Extreme Earth is also about natural disasters, but because of the spread of human habitats into paths of hurricanes, and along well-known fault zones, millions of people experience horrendous disasters, as we have witnessed in the recent past.

Extreme Earth explores these issues, raises questions for science teachers, and points to ways to involve students in these tumultuous events.

Achieving a New Generation of Common Science Standards.

In this eBook, we will explore the science standard’s movement by presenting posts on these topics:

• The Race to the Top
• Frameworks and Standards
• Using Tests to Assess Performance
• Reform

Questions are raised about why common standards, and misconceptions surrounding the use of international and high-stakes tests continue to be connected with the reform education in the United States.

We will look at the Framework for K-12 Science Education, and discuss the underlying purpose of using common standards in American schools. We will also examine the results of international tests such as PISA and TIMSS and question the interpretation of critics that these results show that the “sky is falling” or that we have on our hands another “Sputnik moment.”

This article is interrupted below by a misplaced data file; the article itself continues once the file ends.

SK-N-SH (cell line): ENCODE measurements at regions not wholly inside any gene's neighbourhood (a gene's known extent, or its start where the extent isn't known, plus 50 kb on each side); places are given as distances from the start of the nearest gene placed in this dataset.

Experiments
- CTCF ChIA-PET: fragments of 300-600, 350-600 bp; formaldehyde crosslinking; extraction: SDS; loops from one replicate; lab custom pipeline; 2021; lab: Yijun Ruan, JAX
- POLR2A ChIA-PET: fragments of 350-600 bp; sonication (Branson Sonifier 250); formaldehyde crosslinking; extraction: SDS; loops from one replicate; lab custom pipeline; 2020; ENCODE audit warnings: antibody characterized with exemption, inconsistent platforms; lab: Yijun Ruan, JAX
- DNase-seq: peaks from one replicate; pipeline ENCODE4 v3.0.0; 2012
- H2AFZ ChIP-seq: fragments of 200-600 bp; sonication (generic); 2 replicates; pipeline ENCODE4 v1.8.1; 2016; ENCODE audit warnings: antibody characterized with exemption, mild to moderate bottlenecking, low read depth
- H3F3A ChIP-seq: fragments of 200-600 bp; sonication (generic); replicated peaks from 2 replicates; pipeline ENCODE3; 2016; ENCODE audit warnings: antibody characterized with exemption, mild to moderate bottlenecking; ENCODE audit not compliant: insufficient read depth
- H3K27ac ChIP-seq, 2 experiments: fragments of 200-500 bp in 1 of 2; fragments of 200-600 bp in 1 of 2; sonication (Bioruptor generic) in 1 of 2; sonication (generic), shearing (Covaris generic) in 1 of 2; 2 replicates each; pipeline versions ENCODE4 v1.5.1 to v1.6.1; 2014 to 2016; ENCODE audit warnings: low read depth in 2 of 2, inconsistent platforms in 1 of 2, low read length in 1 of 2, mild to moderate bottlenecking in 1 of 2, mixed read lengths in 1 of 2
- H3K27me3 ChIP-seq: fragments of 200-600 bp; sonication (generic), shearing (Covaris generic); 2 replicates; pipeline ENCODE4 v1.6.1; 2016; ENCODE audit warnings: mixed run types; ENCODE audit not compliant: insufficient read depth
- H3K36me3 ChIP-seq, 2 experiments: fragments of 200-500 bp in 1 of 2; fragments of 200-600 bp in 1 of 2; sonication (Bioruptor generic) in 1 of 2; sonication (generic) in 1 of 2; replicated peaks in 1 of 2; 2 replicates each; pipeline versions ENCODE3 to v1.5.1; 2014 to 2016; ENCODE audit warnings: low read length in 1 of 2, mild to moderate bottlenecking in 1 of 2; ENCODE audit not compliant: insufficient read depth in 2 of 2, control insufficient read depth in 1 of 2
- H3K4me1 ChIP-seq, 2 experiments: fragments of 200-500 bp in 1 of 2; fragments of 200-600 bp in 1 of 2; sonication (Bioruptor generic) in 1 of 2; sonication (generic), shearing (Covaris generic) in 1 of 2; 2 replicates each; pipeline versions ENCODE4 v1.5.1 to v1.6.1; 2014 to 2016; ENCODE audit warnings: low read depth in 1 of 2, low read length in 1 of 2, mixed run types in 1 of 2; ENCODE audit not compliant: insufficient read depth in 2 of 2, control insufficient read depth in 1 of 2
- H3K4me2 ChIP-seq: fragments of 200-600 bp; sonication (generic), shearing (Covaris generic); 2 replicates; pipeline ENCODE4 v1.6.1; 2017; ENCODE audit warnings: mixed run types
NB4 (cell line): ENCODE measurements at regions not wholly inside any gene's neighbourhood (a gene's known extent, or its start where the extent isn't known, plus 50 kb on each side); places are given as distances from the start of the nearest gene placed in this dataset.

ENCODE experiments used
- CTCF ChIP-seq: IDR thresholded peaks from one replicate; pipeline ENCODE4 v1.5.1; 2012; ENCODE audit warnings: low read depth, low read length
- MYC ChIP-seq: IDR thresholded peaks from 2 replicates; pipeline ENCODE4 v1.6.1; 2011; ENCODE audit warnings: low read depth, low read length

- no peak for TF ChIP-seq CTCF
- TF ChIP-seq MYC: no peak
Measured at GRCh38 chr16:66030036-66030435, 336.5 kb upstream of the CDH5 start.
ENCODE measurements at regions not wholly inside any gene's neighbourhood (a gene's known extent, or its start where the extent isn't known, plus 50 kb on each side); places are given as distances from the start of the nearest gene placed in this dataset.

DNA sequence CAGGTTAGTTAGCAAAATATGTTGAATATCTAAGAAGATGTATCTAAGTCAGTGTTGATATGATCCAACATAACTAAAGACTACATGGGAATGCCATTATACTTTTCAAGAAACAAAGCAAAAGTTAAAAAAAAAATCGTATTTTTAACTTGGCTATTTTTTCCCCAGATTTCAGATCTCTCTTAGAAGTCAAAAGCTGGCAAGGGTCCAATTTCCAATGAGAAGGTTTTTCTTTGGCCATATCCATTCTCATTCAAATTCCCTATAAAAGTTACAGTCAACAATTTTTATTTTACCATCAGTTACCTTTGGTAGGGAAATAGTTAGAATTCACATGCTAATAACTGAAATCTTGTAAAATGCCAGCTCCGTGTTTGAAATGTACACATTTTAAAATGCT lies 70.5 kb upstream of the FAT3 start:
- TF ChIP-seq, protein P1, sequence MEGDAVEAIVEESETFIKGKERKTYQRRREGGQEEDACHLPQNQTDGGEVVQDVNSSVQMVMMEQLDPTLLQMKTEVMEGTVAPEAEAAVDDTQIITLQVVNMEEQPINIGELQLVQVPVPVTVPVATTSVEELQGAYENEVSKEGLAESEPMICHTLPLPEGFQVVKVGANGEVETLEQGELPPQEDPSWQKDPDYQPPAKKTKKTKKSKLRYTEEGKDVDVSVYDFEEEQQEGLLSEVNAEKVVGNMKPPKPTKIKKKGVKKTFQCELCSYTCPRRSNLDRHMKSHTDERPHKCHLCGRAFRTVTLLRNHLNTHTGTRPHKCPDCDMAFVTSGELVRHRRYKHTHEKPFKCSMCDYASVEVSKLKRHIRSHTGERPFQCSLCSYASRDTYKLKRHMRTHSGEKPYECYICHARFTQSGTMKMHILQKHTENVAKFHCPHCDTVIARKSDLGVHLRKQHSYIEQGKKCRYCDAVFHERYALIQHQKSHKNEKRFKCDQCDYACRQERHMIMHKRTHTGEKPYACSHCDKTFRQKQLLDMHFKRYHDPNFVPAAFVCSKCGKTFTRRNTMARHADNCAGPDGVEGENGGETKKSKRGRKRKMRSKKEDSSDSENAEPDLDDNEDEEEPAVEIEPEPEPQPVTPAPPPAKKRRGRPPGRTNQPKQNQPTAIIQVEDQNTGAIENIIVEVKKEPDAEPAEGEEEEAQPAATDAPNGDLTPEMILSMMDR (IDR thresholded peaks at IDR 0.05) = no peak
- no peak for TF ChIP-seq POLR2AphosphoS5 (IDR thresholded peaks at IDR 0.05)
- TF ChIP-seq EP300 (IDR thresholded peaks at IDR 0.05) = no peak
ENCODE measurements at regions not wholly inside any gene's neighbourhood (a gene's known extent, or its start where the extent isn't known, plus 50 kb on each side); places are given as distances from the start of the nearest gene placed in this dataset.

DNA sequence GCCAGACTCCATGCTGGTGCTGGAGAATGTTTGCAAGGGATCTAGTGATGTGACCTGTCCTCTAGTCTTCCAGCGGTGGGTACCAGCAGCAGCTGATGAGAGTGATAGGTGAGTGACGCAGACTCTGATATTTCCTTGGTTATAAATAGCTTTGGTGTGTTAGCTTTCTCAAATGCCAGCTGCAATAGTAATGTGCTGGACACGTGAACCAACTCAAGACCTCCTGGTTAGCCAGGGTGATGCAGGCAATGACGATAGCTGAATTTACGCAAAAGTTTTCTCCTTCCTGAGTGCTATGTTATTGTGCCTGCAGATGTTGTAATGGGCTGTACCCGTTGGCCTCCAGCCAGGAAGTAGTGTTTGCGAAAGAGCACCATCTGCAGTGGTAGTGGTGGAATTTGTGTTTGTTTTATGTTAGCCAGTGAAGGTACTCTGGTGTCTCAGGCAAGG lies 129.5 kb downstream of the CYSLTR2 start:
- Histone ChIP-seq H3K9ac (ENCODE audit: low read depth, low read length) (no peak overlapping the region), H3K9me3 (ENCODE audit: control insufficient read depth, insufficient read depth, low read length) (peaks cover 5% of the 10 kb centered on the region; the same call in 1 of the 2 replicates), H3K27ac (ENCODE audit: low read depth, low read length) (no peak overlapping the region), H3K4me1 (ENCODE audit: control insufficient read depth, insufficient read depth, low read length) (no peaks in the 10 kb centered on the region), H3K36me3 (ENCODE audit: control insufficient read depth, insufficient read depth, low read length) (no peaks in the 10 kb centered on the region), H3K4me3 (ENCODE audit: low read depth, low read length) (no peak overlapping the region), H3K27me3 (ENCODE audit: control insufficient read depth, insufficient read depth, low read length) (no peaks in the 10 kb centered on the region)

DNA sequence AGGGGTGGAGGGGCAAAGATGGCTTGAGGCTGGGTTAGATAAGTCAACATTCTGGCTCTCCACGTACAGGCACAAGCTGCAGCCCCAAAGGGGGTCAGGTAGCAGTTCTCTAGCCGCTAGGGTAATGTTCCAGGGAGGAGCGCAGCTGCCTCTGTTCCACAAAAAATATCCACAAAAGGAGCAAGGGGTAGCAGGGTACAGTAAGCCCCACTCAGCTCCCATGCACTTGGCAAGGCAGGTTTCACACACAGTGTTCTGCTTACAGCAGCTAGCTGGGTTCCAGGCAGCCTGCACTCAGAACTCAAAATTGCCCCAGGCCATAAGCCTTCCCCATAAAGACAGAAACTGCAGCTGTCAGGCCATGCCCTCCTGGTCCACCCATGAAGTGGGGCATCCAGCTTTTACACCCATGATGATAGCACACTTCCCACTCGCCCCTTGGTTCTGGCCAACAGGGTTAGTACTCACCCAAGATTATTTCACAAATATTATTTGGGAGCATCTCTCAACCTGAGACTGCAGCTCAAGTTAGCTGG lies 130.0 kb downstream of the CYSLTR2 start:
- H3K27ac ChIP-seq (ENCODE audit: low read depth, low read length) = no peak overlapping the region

Finally, in a letter to the President, I integrate the President’s personal views of education with the humanistic science paradigm as a way to reform education.

The Enigma of High-Stakes Testing in Science

The content of this eBook is based on the position that high-­stakes testing, which are used to make life-­changing decisions about students, teachers, and schools, should be banned from use in making life-changing decisions affecting students, teachers, or schools.